ENTERTAINMENT
April 11, 2014
An in-demand bassist who studied under Charlie Haden and has performed with a rich roster of talents that includes Ani DiFranco, Andrew Bird, Nels Cline and Scott Amendola, Todd Sickafoose's knotted and lovely 2008 album, "Tiny Resistors," was one of the top jazz releases of that year. Finally at the cusp of delivering an encore, Sickafoose reunites an all-star band that includes violinist Jenny Scheinman, clarinetist Ben Goldberg and drummer Allison Miller to premiere a piece dubbed "Bear Proof," a work commissioned by Chamber Music America.
BUSINESS
April 11, 2014 | By Ricardo Lopez
The ports of Los Angeles and Long Beach are like the Coke and Pepsi of U.S. maritime transportation. They seem similar, they dominate the competition but they have a long history of less-than-friendly rivalry. Now, an independent commission's proposal to merge the neighboring harbors is being met with skepticism. The L.A. 2020 Commission, made up of prominent business, labor and civic leaders, on Wednesday unveiled a series of recommendations that included merging the ports of Los Angeles and Long Beach.
OPINION
April 10, 2014 | By The Times editorial board
Christopher Hubbart has had a hard time trying to find a place to live, and no wonder. He's a serial rapist who assaulted women in the 1970s and '80s, was convicted and released, only to rape again. He was committed indefinitely to a mental facility until such time as he was determined by authorities to no longer be a threat. There was such a determination last summer, and it was upheld by a California court, but Hubbart waited while officials hunted for a place in Los Angeles County where he could live.
REAL ESTATE
May 7, 1989
Beverly Delott's letter (April 16) seems to miss clarification of one vital and singularly important fact: "real estate commissions are negotiable. " KEITH F. BIGGAR Los Angeles
BUSINESS
December 2, 2001
Actors, like Jason Behr, use the legal constraints placed upon personal managers only when it is convenient for them ["Talent Managers' Role Debated," Nov. 12]. They expect their managers, in return for 10% to 15% commission, to introduce them to agents, producers and talent executives like me. They expect their managers to provide career guidance and open doors when their agents, who may represent hundreds of actors, may not have the time and energy to do so. They expect their managers to be accessible to them day and night, and in the case of Marv Dauer, to invest 91/2 years of hard work in developing their client's career before they see a penny of profit.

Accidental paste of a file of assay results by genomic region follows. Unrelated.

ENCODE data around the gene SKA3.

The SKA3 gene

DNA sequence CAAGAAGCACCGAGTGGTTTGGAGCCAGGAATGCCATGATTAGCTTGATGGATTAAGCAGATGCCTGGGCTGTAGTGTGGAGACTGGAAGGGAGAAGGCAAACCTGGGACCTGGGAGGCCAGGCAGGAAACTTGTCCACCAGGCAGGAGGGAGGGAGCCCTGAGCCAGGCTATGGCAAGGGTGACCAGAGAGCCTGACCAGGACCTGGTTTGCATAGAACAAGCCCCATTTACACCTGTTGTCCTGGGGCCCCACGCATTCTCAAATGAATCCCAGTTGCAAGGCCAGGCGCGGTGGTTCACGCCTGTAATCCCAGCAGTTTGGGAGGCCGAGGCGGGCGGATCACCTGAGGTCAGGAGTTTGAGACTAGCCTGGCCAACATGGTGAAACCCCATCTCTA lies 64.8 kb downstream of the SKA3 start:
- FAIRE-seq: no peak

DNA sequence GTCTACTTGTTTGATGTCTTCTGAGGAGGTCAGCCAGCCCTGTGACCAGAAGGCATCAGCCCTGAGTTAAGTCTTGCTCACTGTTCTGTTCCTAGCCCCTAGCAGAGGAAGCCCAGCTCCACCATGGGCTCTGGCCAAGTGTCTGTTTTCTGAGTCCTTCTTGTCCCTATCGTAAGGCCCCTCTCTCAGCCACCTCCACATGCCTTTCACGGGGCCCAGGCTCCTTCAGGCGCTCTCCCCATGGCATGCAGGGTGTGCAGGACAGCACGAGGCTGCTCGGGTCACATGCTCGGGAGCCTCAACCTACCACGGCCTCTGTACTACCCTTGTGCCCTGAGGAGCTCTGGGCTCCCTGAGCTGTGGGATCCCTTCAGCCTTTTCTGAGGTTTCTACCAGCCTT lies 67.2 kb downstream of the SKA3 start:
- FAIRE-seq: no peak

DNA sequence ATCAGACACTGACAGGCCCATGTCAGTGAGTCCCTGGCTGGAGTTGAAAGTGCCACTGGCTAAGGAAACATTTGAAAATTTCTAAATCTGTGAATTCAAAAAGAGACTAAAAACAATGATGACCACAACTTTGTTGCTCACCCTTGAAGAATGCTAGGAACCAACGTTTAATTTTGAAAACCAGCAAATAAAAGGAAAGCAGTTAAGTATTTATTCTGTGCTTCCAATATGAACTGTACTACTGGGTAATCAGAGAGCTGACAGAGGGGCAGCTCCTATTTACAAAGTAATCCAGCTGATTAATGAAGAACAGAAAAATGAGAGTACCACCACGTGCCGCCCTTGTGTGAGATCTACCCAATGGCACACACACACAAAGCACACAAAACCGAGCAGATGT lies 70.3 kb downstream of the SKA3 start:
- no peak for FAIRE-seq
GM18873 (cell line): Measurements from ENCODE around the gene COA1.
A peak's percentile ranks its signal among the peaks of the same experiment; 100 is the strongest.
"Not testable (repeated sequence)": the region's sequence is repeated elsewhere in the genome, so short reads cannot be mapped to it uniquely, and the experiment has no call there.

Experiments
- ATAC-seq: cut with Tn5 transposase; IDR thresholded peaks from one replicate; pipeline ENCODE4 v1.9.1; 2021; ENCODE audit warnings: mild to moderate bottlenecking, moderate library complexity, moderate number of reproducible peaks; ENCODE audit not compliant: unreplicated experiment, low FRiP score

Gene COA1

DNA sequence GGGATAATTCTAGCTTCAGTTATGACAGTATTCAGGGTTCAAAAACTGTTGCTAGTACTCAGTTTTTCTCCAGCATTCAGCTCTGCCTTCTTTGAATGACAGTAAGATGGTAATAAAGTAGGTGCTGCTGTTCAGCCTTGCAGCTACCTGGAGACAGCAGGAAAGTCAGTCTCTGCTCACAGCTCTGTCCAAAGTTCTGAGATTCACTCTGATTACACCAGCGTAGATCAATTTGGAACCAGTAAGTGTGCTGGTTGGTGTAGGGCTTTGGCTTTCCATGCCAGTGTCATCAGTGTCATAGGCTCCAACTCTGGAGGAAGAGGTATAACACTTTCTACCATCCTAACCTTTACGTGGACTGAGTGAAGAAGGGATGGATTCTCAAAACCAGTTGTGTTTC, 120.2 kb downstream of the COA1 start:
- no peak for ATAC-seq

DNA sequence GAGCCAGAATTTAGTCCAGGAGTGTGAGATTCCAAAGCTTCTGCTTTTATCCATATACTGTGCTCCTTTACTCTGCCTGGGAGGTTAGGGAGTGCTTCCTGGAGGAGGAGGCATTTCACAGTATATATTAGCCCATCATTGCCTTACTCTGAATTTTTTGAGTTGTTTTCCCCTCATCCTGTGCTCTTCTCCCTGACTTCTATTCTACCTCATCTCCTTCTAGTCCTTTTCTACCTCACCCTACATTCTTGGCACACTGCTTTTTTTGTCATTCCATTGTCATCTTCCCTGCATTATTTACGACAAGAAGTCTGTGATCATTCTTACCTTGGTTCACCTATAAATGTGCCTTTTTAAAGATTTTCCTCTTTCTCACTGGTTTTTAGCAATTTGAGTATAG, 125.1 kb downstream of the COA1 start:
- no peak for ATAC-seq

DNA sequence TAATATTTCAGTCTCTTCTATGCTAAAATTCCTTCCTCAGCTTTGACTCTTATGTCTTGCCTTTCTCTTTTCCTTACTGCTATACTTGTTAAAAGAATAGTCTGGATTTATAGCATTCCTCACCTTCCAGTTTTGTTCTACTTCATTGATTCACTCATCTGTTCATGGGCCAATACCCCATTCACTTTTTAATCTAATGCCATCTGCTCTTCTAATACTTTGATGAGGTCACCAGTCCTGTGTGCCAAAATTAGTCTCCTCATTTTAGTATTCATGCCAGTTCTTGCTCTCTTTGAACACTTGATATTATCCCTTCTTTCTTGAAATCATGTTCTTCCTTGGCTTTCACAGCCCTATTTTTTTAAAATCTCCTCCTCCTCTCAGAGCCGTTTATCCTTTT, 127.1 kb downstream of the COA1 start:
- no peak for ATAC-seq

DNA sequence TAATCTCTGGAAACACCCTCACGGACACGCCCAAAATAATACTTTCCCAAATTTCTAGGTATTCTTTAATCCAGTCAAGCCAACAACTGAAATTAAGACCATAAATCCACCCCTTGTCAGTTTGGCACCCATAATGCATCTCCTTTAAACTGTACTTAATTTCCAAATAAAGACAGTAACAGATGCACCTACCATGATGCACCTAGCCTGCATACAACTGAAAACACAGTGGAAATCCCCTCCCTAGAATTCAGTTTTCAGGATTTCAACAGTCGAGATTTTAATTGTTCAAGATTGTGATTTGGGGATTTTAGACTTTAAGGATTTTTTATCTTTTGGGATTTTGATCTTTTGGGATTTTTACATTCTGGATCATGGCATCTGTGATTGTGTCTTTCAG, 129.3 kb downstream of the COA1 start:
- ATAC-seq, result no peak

ENTERTAINMENT
April 10, 2014 | By Richard Verrier
A new report on spurring job growth in Los Angeles covers the bases, but leaves Hollywood out of the picture. The Los Angeles 2020 Commission report, titled "A Time for Action," was commissioned last year by City Council President Herb Wesson and offers various prescriptions to reverse a net decline in jobs over the last two decades. The recommendations include such ideas as promoting bioscience research, establishing a regional tourism authority and combining the ports of L.A. and Long Beach.
CALIFORNIA | LOCAL
April 9, 2014 | By David Zahniser and James Rainey
Three months after it painted L.A. as a metropolis stumbling into decline, the Los Angeles 2020 Commission offered 13 recommendations Wednesday that it said would attract jobs and "put the city on a path to fiscal stability. " The group of prominent business, labor and civic leaders called on elected officials to enact a wide-ranging series of policy initiatives: increasing the minimum wage, combining giant twin harbors into a single port, altering oversight of the Los Angeles Department of Water and Power and bolstering efforts to promote regional tourism.